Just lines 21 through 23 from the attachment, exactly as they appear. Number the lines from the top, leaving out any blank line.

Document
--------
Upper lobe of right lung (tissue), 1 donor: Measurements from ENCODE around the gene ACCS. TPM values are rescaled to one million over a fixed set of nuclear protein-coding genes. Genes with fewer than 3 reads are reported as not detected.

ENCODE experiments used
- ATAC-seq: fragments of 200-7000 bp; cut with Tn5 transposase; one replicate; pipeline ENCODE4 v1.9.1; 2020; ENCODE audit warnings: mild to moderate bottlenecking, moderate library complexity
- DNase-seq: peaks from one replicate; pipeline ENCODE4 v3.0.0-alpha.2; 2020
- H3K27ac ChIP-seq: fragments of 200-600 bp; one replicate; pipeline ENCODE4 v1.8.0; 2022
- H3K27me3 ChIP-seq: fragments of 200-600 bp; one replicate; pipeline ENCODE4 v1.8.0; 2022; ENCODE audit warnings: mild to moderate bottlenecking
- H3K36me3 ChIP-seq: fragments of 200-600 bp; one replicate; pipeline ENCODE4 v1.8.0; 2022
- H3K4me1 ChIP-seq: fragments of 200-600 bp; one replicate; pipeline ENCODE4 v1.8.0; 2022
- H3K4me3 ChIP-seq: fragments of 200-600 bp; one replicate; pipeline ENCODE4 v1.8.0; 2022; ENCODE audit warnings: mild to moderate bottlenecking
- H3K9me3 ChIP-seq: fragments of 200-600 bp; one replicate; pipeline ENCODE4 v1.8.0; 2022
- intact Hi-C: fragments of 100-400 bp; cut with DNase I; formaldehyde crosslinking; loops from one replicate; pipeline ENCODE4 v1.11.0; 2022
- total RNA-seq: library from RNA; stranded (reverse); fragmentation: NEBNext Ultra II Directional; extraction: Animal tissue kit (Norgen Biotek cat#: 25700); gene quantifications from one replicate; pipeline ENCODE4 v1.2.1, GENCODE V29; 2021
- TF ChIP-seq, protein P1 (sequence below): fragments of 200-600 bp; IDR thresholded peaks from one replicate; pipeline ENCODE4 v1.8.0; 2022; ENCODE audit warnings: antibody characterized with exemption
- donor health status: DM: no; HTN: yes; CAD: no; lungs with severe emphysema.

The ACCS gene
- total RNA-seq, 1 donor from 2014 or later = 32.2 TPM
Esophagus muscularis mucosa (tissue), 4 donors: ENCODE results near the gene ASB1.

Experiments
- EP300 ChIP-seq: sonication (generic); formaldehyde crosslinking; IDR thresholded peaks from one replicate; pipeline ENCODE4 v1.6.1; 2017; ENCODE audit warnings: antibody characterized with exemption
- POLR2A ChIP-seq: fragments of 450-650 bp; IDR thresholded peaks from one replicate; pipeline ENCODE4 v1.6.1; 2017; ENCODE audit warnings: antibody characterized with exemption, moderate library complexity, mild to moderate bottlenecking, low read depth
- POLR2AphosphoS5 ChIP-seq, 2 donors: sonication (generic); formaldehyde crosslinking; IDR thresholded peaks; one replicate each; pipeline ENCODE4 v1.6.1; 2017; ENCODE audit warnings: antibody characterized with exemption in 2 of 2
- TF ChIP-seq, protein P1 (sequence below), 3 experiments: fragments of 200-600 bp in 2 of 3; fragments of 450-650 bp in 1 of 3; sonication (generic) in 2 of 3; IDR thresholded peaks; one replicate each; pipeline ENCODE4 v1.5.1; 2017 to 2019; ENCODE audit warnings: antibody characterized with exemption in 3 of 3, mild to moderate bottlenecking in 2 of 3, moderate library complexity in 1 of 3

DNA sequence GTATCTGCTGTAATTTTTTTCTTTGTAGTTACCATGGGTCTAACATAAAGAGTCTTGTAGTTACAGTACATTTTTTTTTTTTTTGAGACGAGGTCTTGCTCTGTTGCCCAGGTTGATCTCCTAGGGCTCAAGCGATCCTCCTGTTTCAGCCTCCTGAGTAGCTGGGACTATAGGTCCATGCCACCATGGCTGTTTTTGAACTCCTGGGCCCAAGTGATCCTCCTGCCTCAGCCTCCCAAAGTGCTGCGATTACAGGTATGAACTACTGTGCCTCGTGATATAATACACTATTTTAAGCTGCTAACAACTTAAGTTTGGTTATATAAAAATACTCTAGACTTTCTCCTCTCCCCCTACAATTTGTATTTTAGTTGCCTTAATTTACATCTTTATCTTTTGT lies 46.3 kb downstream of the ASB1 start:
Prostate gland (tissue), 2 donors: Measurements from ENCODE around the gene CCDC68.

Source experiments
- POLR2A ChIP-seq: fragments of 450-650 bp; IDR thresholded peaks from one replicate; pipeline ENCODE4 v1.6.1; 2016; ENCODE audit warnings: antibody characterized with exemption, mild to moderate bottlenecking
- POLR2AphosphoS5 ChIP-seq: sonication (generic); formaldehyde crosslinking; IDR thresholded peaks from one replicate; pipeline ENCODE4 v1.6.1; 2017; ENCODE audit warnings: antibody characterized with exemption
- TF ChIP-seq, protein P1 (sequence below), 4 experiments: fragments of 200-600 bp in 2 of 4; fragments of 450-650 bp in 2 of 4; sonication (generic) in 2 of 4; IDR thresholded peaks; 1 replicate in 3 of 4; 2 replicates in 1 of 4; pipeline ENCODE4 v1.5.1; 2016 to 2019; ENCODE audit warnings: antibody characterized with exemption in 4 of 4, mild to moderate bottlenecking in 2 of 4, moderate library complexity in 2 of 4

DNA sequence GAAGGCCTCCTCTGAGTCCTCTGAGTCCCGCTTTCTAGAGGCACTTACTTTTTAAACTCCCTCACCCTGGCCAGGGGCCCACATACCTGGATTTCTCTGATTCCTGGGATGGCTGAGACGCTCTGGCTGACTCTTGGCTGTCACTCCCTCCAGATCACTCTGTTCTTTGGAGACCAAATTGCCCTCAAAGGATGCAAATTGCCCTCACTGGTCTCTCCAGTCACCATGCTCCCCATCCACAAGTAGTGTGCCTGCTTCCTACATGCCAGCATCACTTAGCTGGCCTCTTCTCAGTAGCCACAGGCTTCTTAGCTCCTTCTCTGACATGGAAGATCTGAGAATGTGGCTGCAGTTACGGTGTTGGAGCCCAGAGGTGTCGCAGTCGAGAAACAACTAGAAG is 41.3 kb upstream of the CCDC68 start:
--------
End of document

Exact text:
- POLR2AphosphoS5 ChIP-seq, 2 donors: sonication (generic); formaldehyde crosslinking; IDR thresholded peaks; one replicate each; pipeline ENCODE4 v1.6.1; 2017; ENCODE audit warnings: antibody characterized with exemption in 2 of 2
- TF ChIP-seq, protein P1 (sequence below), 3 experiments: fragments of 200-600 bp in 2 of 3; fragments of 450-650 bp in 1 of 3; sonication (generic) in 2 of 3; IDR thresholded peaks; one replicate each; pipeline ENCODE4 v1.5.1; 2017 to 2019; ENCODE audit warnings: antibody characterized with exemption in 3 of 3, mild to moderate bottlenecking in 2 of 3, moderate library complexity in 1 of 3

DNA sequence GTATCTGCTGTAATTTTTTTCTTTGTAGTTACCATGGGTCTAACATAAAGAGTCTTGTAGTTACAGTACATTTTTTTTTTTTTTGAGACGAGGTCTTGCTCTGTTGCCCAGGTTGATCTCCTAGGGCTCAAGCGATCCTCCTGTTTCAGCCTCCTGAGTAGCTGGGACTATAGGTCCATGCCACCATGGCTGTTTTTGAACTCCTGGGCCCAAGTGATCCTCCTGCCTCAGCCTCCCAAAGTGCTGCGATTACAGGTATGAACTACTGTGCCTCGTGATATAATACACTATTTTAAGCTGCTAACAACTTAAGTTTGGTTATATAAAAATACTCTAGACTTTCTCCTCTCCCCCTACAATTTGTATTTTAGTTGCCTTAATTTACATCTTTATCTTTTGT lies 46.3 kb downstream of the ASB1 start: